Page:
This tax season, Intuit’s TurboTax is hoping to get big returns out of a marketing push that combines product reviews and social networking.
The Friends Like You program, which launched this month, identifies people within a consumer’s Facebook, MySpace or Twitter networks who may have reviewed the product and lets consumers “friendcast” those reviews on their social networks.
Though it may seem unlikely that a person in any given network has reviewed TurboTax, Seth Greenberg, director of national media and digital marketing for Intuit, has done the math and says it’s plausible.
About 20 million people use TurboTax and roughly 5 percent of them—or 1 million people—review it. Meanwhile, about 50 percent of TurboTax users are on Facebook, and each of them has, on average, 150 friends. “The odds are,” Greenberg said, “you’ll connect with someone you know.”
TurboTax’s current strategy seems a less onerous variation of what Facebook attempted with Beacon, an ad program it rolled out in late 2007 that relayed information about consumers in its news feeds (example: “John just bought a pair of shoes at Zappos”). After users complained of privacy issues, Facebook hastily extinguished Beacon, with copious apologies.
For its current initiative, Intuit worked with Bazaarvoice, an Austin, Texas, firm that outsources product reviews to Best Buy, Dell and Macy’s, among others.
In addition to identifying Facebook and Twitter friends under a “your friends” link, the program also lets consumers see reviews from people in similar tax situations, like those who just bought a house or had a baby.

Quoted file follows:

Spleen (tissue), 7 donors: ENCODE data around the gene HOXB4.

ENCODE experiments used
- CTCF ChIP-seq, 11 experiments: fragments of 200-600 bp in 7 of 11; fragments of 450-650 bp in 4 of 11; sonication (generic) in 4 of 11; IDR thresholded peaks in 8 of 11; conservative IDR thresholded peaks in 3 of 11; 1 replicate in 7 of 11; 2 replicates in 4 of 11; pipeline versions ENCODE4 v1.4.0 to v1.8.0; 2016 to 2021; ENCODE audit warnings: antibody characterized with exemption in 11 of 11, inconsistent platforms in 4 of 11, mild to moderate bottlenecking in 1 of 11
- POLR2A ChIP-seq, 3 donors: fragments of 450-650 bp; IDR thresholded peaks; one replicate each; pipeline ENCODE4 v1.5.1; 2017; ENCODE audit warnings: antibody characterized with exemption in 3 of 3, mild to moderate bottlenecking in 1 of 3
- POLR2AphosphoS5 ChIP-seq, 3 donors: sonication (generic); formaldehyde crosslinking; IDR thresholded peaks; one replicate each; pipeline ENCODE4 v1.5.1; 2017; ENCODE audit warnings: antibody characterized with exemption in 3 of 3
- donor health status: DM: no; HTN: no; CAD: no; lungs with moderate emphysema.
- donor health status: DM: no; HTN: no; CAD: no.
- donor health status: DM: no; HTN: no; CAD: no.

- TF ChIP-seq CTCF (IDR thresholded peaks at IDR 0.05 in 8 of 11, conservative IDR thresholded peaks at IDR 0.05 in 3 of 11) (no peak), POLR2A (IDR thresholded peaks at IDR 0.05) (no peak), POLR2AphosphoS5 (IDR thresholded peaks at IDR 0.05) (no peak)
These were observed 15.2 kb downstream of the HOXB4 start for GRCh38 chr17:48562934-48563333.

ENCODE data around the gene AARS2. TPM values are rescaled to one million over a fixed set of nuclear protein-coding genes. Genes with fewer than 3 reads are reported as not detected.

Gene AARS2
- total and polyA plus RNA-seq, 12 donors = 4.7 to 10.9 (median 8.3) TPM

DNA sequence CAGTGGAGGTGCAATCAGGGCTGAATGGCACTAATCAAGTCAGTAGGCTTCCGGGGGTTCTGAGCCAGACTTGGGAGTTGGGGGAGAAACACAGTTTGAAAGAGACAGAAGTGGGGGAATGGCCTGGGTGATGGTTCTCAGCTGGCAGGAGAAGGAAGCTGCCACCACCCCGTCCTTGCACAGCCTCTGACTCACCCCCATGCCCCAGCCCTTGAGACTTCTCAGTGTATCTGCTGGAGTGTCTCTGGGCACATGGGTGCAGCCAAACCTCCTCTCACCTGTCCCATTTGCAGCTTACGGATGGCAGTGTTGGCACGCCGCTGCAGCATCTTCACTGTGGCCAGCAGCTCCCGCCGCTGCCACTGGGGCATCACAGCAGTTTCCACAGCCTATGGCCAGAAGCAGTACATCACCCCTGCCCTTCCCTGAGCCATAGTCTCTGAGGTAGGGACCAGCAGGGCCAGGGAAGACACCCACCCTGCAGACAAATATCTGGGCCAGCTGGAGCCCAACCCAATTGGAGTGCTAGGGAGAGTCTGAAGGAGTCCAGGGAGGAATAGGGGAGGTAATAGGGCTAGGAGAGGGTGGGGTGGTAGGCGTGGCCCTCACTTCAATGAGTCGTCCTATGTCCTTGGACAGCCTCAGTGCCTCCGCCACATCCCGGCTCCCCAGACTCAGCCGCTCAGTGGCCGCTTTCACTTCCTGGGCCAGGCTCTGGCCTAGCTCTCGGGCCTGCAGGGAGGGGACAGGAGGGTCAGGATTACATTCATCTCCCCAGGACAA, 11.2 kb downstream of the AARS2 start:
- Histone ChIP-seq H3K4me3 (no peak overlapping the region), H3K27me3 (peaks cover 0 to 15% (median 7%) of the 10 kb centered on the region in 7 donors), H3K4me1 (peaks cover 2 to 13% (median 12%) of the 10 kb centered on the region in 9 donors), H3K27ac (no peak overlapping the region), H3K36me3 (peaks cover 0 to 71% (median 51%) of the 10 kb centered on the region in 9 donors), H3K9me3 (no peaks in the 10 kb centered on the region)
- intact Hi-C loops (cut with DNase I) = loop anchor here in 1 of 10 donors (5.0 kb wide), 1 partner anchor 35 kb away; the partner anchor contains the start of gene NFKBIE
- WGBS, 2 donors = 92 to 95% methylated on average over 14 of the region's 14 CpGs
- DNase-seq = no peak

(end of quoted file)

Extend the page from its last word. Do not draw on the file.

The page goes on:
“The key to reviews is people are looking for authentic recommendations from people [who are] like them,” explained Sam Decker, CMO of Bazaarvoice.
The push comes amid conventional wisdom in the marketing world that holds that customer reviews—even if a few negative ones are included—tend to convert shoppers into buyers. Jeffrey Grau, a senior analyst with eMarketer, said that consumers often regard reviews from fellow consumers even higher than expert opinions such as those published in Consumer Reports.
“If a mother with two kids is thinking of buying a stroller, she might find another mother of two kids who would have insights you wouldn’t see in a clinical examination,” Grau explained, adding that identifying reviewers who are also social networking friends will help lend authority to the reviews. However, according to Grau, “If there are a lot of reviews, you will will put more faith in them. If there’s only one or two, you might think someone at the company wrote it.”
Not everyone agrees that linking reviews and social networking is a great idea. Pehr Luedtke, CEO of Bazaarvoice competitor PowerReviews (which handles reviews for Staples and outdoor equipment retailer REI, among others), said he believes people in social networks aren’t in a buying frame of mind.
“We’re not seeing a lot of activity coming from social networks and back into retail sales,” he said. “The consumer mind-set is that they’re there [at a social network] to socialize and learn, not to buy.”
For his part, Greenberg said he sees what Intuit is doing this year as an experiment. The consumer review/social networking aspect of the campaign is combined with a more traditional TV effort, handled by NBC, that shows consumers casually tapping away at their laptops doing their taxes as they converse with friends.
In one spot, a man is working on his taxes as he has lunch with a friend. As he begins asking work-related questions, the friend figures out that the goal is to write off the lunch as a business expense.
So far, it’s too soon to tell whether the enhanced customer reviews have increased conversions. Greenberg said that so far he’s learned that most consumers do not wish to friendcast their reviews.
“We’re trying to establish whether social media can really drive revenues,” Greenberg said. “I really feel that we’re going to learn something here.”